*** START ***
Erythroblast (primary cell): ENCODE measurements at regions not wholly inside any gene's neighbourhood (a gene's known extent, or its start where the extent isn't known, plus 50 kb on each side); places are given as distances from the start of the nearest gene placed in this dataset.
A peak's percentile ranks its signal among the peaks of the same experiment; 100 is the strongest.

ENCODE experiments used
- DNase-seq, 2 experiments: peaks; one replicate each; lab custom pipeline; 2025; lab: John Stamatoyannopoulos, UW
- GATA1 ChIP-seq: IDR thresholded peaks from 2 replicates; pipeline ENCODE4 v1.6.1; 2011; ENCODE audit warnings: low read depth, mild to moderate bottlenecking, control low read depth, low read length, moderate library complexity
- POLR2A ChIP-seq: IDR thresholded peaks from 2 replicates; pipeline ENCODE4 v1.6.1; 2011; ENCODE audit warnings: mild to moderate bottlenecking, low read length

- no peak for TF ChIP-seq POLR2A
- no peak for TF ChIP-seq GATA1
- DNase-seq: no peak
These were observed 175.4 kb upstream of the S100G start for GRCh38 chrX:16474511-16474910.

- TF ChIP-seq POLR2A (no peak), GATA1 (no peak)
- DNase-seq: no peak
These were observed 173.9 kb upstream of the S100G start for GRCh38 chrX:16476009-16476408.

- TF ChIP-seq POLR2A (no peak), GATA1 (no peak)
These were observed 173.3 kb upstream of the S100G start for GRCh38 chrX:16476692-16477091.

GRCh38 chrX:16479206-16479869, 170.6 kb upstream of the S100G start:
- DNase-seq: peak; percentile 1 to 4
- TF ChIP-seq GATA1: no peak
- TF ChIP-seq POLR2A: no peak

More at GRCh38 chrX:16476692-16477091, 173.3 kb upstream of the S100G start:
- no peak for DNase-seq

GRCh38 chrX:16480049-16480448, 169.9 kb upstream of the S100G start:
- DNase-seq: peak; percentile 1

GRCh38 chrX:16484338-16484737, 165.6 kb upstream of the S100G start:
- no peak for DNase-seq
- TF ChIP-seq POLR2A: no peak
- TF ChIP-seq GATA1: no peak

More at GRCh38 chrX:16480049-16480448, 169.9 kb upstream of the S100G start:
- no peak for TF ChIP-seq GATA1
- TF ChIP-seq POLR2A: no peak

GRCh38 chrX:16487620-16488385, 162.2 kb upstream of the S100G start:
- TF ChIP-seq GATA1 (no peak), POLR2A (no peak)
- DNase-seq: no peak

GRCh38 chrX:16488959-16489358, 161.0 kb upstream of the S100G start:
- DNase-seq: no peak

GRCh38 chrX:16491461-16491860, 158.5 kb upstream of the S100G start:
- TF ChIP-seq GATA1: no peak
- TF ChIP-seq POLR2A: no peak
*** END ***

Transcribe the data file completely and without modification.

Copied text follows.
Erythroblast (primary cell): ENCODE measurements at regions not wholly inside any gene's neighbourhood (a gene's known extent, or its start where the extent isn't known, plus 50 kb on each side); places are given as distances from the start of the nearest gene placed in this dataset.
A peak's percentile ranks its signal among the peaks of the same experiment; 100 is the strongest.

ENCODE experiments used
- DNase-seq, 2 experiments: peaks; one replicate each; lab custom pipeline; 2025; lab: John Stamatoyannopoulos, UW
- GATA1 ChIP-seq: IDR thresholded peaks from 2 replicates; pipeline ENCODE4 v1.6.1; 2011; ENCODE audit warnings: low read depth, mild to moderate bottlenecking, control low read depth, low read length, moderate library complexity
- POLR2A ChIP-seq: IDR thresholded peaks from 2 replicates; pipeline ENCODE4 v1.6.1; 2011; ENCODE audit warnings: mild to moderate bottlenecking, low read length

- no peak for TF ChIP-seq POLR2A
- no peak for TF ChIP-seq GATA1
- DNase-seq: no peak
These were observed 175.4 kb upstream of the S100G start for GRCh38 chrX:16474511-16474910.

- TF ChIP-seq POLR2A (no peak), GATA1 (no peak)
- DNase-seq: no peak
These were observed 173.9 kb upstream of the S100G start for GRCh38 chrX:16476009-16476408.

- TF ChIP-seq POLR2A (no peak), GATA1 (no peak)
These were observed 173.3 kb upstream of the S100G start for GRCh38 chrX:16476692-16477091.

GRCh38 chrX:16479206-16479869, 170.6 kb upstream of the S100G start:
- DNase-seq: peak; percentile 1 to 4
- TF ChIP-seq GATA1: no peak
- TF ChIP-seq POLR2A: no peak

More at GRCh38 chrX:16476692-16477091, 173.3 kb upstream of the S100G start:
- no peak for DNase-seq

GRCh38 chrX:16480049-16480448, 169.9 kb upstream of the S100G start:
- DNase-seq: peak; percentile 1

GRCh38 chrX:16484338-16484737, 165.6 kb upstream of the S100G start:
- no peak for DNase-seq
- TF ChIP-seq POLR2A: no peak
- TF ChIP-seq GATA1: no peak

More at GRCh38 chrX:16480049-16480448, 169.9 kb upstream of the S100G start:
- no peak for TF ChIP-seq GATA1
- TF ChIP-seq POLR2A: no peak

GRCh38 chrX:16487620-16488385, 162.2 kb upstream of the S100G start:
- TF ChIP-seq GATA1 (no peak), POLR2A (no peak)
- DNase-seq: no peak

GRCh38 chrX:16488959-16489358, 161.0 kb upstream of the S100G start:
- DNase-seq: no peak

GRCh38 chrX:16491461-16491860, 158.5 kb upstream of the S100G start:
- TF ChIP-seq GATA1: no peak
- TF ChIP-seq POLR2A: no peak